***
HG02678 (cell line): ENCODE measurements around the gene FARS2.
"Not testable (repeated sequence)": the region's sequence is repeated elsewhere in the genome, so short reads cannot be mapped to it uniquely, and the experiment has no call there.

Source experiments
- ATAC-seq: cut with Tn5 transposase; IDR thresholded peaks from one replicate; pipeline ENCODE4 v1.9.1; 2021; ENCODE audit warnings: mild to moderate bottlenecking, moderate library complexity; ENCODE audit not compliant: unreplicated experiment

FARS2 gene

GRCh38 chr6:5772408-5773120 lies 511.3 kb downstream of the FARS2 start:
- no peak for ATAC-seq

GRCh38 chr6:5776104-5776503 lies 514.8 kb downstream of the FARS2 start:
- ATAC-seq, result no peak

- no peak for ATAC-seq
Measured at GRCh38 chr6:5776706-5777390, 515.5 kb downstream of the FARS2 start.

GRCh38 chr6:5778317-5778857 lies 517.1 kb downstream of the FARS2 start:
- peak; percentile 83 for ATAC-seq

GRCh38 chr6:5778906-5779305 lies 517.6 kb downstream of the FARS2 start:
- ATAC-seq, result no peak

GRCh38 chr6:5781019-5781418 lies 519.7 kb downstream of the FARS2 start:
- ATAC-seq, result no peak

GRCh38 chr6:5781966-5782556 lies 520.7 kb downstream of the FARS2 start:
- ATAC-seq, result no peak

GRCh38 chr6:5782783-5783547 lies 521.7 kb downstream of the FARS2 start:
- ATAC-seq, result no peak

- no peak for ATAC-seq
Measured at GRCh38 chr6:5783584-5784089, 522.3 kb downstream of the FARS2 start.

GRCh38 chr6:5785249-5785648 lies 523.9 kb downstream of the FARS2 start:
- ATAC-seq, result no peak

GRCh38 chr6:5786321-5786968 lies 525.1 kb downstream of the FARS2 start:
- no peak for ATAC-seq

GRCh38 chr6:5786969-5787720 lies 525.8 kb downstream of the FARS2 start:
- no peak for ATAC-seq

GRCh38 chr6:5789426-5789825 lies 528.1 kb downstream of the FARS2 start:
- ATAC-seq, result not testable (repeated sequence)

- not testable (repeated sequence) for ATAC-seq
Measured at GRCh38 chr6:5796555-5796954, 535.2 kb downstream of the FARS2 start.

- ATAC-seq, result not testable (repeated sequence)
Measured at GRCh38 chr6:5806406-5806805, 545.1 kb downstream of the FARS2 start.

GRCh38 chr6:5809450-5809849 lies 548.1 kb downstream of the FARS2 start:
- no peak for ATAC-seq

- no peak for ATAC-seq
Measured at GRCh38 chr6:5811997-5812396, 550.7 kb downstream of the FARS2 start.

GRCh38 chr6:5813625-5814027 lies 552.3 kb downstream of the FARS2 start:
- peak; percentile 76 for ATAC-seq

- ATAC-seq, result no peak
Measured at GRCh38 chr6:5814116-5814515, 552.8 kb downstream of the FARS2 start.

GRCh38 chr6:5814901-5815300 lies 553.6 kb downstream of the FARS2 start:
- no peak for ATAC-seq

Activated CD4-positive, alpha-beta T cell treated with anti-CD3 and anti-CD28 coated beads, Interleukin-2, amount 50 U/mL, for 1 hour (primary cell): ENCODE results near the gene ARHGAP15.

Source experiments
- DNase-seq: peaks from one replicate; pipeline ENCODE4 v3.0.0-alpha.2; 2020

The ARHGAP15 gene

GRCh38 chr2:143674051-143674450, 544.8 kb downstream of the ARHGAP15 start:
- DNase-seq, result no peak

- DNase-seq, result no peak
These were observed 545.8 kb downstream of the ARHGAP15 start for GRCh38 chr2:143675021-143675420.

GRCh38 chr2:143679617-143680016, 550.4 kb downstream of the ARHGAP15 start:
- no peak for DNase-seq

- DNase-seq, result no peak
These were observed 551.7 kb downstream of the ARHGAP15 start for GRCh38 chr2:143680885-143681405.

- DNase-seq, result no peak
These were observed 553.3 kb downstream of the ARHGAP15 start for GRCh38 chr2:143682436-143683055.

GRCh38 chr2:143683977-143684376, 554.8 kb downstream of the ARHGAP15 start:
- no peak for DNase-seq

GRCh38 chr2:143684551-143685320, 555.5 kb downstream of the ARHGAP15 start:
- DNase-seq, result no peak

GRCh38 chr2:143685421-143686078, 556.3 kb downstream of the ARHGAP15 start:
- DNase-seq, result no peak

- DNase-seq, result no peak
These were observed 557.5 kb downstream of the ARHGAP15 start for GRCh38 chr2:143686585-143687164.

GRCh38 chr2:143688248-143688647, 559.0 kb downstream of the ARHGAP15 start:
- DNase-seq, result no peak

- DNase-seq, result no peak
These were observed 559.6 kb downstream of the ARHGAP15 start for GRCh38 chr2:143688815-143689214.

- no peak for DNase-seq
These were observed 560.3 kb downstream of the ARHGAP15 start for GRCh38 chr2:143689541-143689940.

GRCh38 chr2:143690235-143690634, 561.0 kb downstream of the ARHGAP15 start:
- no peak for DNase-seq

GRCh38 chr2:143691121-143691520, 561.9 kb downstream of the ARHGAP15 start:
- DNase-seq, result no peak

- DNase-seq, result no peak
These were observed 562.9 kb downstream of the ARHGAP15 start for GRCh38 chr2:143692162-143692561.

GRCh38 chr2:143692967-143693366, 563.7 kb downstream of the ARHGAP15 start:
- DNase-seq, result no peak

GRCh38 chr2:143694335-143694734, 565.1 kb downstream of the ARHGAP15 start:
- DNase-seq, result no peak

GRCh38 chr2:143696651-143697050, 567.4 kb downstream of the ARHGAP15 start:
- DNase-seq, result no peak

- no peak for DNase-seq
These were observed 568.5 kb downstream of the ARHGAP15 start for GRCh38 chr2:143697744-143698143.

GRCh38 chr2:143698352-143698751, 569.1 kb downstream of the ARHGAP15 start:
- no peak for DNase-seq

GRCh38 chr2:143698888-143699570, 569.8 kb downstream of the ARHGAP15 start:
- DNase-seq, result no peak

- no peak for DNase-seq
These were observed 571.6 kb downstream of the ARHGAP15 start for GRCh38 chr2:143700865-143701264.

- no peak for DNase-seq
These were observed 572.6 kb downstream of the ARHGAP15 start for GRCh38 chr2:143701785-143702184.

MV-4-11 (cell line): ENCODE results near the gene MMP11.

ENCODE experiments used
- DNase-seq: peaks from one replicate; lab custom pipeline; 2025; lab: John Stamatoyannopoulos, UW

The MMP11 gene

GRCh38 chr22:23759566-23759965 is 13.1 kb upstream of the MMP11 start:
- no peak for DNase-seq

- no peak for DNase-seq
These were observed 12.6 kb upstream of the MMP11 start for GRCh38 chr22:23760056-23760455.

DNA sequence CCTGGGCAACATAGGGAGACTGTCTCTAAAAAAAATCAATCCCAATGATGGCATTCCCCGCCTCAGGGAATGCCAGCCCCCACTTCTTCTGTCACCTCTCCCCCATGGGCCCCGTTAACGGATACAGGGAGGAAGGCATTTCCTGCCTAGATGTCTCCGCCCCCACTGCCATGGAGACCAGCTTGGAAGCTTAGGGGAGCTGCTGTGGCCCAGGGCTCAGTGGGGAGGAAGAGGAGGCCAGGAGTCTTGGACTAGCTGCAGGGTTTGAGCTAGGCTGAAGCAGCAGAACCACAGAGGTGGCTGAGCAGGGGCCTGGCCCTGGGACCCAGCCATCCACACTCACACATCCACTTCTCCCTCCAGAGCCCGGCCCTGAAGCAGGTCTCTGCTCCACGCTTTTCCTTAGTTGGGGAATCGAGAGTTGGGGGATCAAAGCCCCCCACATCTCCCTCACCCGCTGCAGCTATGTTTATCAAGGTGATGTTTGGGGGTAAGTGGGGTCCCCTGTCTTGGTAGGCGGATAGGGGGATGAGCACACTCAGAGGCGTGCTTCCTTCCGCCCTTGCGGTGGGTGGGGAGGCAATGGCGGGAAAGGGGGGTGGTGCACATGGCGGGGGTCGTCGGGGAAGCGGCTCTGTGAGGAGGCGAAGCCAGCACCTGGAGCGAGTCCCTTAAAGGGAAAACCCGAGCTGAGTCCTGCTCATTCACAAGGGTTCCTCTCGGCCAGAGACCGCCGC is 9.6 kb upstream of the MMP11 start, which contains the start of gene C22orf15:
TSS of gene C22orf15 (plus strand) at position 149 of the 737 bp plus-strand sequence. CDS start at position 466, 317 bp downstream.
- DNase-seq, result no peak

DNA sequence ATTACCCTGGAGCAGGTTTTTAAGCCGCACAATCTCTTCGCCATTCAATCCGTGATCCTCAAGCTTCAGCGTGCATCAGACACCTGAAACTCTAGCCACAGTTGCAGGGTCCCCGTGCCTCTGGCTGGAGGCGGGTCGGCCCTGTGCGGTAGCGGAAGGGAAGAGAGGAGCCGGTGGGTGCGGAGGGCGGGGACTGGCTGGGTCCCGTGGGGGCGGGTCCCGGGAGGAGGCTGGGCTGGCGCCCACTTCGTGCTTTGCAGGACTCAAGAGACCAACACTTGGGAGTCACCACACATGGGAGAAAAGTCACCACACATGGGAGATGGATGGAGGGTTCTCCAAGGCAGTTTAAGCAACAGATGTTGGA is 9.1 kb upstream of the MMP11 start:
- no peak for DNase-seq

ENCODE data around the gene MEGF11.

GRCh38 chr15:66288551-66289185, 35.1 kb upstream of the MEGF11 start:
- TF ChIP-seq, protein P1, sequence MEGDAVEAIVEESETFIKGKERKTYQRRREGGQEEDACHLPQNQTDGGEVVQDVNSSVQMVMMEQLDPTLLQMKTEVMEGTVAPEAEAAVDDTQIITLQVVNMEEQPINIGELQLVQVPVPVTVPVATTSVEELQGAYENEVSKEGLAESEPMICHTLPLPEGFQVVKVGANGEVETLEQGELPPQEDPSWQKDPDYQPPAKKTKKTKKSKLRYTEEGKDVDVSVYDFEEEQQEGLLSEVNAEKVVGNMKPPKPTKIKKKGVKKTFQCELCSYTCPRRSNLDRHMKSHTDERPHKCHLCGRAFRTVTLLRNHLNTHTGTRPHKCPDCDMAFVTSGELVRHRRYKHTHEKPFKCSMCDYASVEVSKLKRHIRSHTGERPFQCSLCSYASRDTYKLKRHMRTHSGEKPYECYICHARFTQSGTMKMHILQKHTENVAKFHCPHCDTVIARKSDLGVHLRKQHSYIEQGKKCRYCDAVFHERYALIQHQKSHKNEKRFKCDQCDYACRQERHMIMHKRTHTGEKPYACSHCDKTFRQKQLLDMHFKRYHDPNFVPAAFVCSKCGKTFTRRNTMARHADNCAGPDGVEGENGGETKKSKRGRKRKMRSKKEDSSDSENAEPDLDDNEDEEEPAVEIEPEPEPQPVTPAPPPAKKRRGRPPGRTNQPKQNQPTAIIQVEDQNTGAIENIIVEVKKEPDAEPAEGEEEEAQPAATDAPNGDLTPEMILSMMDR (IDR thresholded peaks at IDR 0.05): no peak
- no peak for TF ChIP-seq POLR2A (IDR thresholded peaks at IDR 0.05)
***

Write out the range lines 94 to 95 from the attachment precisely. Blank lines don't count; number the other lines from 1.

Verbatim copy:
- no peak for DNase-seq
These were observed 572.6 kb downstream of the ARHGAP15 start for GRCh38 chr2:143701785-143702184.